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Rookie Tony Cingrani Forcing Cincinnati Reds to Reevaluate Starting Rotaton

Ace Johnny Cueto Should Be Activated from the Disabled List Soon; Who Loses Spot in Rotation?

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COMMENTARY | The Cincinnati Reds have been plagued by injuries thus far in the 2013 Major League Baseball season.

They lost Ryan Ludwick (their opening-day cleanup hitter) almost immediately and then watched staff ace Johnny Cueto go down a few games later. They've also suffered injuries to opening-day starting catcher Ryan Hanigan and to Ludwick's backup, Chris Heisey. Finally, although he didn't go on the disabled list, starting shortstop Zack Cozart also suffered an injury a few days ago while trying to bunt.

Remarkably, the Reds haven't skipped much of a beat. Even better, the Reds are about to get their first player back from injury, opening-day starting pitcher Cueto. However, with Cueto's return the Reds will have a major decision to make with their pitching staff.

In Cueto's absence, the Reds' pitching staff has been quite good. In fact, it's been better than good if you go by the "quality starts" metric in which the Reds rank first in all of baseball. While the Reds probably expected Mat Latos to pitch like an ace this year (especially after giving up all the young stars they traded away to the San Diego Padres in exchange for Latos), the Reds undoubtedly did not expect to see the level of big-league hitter mastery that rookie Tony Cingrani has showed through his three major-league starts.

Cingrani has made it almost impossible for the Reds to send him back to the minor leagues. Through his first three starts, he's amassed 28 strikeouts and a 2.25 ERA (along with a miniscule 0.89 WHIP). Even more impressive, he's seemingly getting better as he makes more starts (the latest being against the Washington Nationals when he struck out 11 in a 5-2 Reds win).

With Cingrani's torrid start, he seems virtually impossible to send down to the minor leagues -- which means that one of Mat Latos, Bronson Arroyo, or Mike Leake must be moved out of the rotation to make room for Johnny Cueto. Obviously, Latos is safe as he's been pitching like an ace (including a current 17-inning scoreless streak). That leaves either Bronson Arroyo or Mike Leake as the odd man out.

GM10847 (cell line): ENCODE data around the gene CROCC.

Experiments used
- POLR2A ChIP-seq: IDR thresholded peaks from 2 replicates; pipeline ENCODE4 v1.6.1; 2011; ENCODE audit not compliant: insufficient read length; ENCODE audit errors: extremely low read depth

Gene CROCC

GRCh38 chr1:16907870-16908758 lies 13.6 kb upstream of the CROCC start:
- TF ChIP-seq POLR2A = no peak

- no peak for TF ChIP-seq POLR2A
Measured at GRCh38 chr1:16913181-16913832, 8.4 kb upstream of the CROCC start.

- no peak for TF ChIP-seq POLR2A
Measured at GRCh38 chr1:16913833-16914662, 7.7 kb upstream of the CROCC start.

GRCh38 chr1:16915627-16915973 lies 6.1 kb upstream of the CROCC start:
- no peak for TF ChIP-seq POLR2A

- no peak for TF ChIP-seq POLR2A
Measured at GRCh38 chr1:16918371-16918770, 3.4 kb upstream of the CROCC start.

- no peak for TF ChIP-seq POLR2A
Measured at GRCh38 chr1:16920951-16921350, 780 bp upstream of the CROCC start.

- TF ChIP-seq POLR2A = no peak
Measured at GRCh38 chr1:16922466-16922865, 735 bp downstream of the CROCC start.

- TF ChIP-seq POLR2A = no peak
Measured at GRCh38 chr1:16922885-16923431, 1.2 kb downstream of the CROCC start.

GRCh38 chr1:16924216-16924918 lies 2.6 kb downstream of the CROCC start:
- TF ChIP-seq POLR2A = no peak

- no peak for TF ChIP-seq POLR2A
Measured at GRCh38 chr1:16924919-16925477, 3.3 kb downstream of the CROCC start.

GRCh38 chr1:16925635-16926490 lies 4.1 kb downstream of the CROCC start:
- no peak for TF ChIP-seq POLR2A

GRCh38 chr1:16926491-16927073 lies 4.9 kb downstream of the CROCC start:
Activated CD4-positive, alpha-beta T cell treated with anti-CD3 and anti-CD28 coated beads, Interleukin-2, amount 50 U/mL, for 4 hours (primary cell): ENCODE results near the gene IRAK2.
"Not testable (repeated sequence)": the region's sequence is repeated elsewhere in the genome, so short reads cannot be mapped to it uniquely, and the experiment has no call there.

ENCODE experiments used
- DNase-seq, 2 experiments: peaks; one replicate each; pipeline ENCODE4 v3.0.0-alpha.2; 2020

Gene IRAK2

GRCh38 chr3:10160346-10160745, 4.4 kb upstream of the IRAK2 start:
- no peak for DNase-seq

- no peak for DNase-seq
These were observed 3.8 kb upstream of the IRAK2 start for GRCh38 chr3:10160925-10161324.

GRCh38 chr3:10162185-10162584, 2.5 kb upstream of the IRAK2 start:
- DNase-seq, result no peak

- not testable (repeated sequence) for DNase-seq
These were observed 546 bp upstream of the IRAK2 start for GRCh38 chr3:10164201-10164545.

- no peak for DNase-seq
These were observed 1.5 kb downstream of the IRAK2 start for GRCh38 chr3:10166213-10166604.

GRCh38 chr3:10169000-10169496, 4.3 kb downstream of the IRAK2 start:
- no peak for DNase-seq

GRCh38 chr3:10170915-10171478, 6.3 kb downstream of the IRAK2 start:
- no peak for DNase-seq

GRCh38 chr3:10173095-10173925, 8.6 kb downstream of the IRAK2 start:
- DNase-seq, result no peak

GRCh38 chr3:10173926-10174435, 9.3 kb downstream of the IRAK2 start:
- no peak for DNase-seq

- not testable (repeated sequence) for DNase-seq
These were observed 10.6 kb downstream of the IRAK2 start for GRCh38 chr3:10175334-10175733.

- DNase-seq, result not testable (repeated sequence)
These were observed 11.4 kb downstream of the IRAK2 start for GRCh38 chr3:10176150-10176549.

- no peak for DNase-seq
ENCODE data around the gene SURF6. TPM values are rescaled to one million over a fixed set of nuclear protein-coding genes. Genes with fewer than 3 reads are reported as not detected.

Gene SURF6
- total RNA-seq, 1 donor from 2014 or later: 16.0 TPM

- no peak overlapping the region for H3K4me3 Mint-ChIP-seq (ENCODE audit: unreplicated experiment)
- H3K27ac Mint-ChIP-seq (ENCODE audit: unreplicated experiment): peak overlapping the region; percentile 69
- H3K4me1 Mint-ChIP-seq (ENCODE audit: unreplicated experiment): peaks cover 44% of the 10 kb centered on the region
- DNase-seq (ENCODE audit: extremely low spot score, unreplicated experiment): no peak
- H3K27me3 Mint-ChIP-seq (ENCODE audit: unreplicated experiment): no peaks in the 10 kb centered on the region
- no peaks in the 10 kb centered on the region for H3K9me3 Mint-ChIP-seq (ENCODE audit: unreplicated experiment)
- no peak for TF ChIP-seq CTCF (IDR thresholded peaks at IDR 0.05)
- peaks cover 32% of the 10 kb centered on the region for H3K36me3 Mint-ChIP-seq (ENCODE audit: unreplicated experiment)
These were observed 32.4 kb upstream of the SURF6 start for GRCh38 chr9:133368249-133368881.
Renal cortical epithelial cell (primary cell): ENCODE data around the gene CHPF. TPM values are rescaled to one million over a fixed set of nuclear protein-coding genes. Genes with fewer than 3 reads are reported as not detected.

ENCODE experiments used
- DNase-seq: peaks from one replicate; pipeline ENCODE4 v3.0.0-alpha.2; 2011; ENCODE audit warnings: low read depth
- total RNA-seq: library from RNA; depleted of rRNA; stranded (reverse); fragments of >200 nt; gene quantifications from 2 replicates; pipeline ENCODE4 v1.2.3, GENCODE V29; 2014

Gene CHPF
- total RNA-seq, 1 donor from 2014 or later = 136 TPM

Going into Tuesday's game, Arroyo has 2-2 record with a 4.24 ERA. It's not remarkable, but then neither is Arroyo. Bronson is consistent, however, and Reds manager Dusty Baker has been known to favor consistent veterans over younger players. Thus, all signs point to Mike Leake being the odd man out of the rotation.

Unfortunately, for Leake, he's pitched almost as well as Arroyo this year. Leake has a 4.34 ERA, but he's been much more inconsistent than Arroyo. In his last start against the Washington Nationals, Leake lasted only three innings. His previous two starts prior to that one? Leake threw a total of 14 innings and gave up only two runs. In the end, it's the inconsistency that will probably doom Leake to a demotion.

If Cingrani has, in fact, earned the right to stay in the Reds' rotation, conventional wisdom says Mike Leake will be the casualty of Cingrani's dominance. However, if the Reds are willing to think about the future, they may end up sliding Arroyo to a long relief role and allow Leake the opportunity to continue to hone his craft in the rotation. After all, Leake is only 25 years old and should be a part of the Reds' pitching staff for much longer than Arroyo, who turned 36 in February.

In the end, the Reds have a difficult decision to make, but having six guys who are capable big-league starters is a problem that most teams would love to deal with. Even better, given the rash of injuries that the Reds have suffered thus far in the season, it's entirely conceivable that both Leake and Arroyo will find themselves in the Reds' rotation at some point in the season (no matter which one loses his spot in the near future).

Chris Reed lives in Pennsylvania but has been a Reds follower for about thirty years. He has written extensively about the club for over a decade on various blogs and websites. He founded Nachos Grande, a blog that combines his love of the Reds and that of baseball cards.

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